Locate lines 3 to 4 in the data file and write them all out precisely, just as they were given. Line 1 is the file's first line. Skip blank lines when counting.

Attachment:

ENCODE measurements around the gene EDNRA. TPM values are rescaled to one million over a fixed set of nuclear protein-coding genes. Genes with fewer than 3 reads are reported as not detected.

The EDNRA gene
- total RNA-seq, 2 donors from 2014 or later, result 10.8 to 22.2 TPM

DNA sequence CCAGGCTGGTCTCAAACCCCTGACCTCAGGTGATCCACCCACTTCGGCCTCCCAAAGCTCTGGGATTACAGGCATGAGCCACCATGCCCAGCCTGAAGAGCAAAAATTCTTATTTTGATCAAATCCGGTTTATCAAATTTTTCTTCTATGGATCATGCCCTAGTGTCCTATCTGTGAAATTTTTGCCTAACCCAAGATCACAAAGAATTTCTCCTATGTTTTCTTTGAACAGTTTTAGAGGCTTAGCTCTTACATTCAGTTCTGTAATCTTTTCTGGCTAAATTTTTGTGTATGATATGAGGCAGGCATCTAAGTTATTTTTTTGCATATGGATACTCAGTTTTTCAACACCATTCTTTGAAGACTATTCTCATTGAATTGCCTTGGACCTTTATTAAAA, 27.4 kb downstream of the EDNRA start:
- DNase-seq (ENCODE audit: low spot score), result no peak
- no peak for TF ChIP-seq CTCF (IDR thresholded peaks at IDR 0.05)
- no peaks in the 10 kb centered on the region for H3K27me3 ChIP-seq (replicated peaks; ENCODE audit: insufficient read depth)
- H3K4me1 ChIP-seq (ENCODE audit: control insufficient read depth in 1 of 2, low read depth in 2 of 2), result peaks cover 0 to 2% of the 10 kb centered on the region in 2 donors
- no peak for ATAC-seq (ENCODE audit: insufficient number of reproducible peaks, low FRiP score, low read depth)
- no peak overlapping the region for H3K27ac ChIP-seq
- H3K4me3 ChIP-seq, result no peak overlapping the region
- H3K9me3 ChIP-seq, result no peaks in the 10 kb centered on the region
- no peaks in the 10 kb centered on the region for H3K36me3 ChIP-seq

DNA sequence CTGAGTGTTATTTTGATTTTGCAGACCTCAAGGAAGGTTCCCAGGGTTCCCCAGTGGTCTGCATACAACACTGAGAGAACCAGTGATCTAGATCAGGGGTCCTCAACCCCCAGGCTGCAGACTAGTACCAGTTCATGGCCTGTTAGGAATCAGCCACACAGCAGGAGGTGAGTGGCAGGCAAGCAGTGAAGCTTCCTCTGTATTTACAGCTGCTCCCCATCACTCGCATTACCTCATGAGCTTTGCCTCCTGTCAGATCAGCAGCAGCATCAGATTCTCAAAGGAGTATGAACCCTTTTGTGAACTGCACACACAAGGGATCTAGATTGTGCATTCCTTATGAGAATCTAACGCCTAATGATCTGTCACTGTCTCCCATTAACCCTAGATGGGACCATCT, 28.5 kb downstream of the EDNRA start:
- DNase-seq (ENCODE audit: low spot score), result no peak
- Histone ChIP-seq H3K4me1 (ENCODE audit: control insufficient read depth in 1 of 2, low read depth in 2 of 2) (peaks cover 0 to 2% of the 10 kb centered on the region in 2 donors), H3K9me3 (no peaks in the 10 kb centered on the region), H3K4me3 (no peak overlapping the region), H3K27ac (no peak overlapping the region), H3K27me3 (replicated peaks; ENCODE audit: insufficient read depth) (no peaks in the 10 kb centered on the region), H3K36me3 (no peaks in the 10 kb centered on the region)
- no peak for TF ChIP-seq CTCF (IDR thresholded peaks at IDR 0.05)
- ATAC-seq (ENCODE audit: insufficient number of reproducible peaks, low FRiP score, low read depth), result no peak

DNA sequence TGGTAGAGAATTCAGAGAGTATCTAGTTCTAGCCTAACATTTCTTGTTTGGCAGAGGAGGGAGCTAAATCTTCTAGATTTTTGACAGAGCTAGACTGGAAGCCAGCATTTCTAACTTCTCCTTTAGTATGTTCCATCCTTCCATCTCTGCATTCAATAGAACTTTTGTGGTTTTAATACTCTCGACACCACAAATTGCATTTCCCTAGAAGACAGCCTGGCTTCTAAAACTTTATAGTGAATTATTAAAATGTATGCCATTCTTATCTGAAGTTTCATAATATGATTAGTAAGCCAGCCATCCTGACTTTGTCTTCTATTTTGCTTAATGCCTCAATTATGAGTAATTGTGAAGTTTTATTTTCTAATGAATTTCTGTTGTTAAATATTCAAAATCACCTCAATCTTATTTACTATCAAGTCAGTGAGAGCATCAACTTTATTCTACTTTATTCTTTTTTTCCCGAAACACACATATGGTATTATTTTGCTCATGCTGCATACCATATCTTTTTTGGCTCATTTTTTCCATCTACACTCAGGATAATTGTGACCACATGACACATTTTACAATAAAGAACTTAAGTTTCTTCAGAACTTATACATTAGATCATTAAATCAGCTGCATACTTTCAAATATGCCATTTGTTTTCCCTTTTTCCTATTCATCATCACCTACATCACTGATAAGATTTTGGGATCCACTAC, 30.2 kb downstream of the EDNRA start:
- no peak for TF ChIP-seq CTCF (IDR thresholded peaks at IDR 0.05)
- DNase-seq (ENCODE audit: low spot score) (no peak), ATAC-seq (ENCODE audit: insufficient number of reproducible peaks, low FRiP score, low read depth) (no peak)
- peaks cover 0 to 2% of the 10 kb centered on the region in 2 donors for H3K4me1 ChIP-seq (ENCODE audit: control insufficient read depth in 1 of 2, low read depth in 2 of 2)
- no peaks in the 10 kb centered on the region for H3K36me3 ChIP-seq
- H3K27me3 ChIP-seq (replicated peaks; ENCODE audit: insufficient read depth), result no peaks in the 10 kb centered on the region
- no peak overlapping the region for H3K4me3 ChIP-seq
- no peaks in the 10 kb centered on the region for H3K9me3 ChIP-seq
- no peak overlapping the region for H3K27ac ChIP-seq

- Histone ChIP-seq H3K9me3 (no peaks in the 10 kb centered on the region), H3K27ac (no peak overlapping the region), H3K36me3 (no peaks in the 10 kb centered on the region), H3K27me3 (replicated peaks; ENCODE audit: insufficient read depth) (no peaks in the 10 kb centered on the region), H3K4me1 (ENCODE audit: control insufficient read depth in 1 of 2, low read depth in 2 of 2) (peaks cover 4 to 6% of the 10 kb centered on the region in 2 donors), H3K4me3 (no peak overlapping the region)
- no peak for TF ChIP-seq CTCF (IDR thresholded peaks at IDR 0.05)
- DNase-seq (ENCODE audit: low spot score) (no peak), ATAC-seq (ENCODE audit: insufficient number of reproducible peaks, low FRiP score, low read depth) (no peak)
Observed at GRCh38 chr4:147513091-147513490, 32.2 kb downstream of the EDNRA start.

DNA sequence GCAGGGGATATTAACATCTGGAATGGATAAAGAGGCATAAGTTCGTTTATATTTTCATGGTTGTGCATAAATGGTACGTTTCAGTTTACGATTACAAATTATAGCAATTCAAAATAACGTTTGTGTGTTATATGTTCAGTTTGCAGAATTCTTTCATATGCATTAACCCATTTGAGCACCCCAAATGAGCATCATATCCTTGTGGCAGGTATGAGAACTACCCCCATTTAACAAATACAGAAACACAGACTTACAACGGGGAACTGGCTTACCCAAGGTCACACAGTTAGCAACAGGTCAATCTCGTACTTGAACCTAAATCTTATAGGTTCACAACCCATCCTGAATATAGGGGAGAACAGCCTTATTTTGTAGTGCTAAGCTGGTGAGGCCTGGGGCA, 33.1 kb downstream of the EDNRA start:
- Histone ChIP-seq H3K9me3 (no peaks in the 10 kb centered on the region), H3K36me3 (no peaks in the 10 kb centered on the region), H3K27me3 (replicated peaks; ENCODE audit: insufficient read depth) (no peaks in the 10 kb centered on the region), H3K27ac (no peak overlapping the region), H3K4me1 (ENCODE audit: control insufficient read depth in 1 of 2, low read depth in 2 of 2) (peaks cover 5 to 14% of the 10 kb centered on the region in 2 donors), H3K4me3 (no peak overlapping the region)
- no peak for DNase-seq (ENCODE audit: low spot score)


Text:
- total RNA-seq, 2 donors from 2014 or later, result 10.8 to 22.2 TPM

DNA sequence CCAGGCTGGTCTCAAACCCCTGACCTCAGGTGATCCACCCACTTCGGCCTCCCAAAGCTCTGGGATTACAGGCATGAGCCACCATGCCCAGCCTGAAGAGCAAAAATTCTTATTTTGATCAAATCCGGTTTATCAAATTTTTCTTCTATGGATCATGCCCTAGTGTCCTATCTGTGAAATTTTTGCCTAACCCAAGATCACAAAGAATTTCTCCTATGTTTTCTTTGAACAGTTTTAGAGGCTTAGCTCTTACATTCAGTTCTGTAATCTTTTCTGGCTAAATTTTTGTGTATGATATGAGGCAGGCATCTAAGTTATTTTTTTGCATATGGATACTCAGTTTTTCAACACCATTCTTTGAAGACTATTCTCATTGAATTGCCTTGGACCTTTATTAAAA, 27.4 kb downstream of the EDNRA start: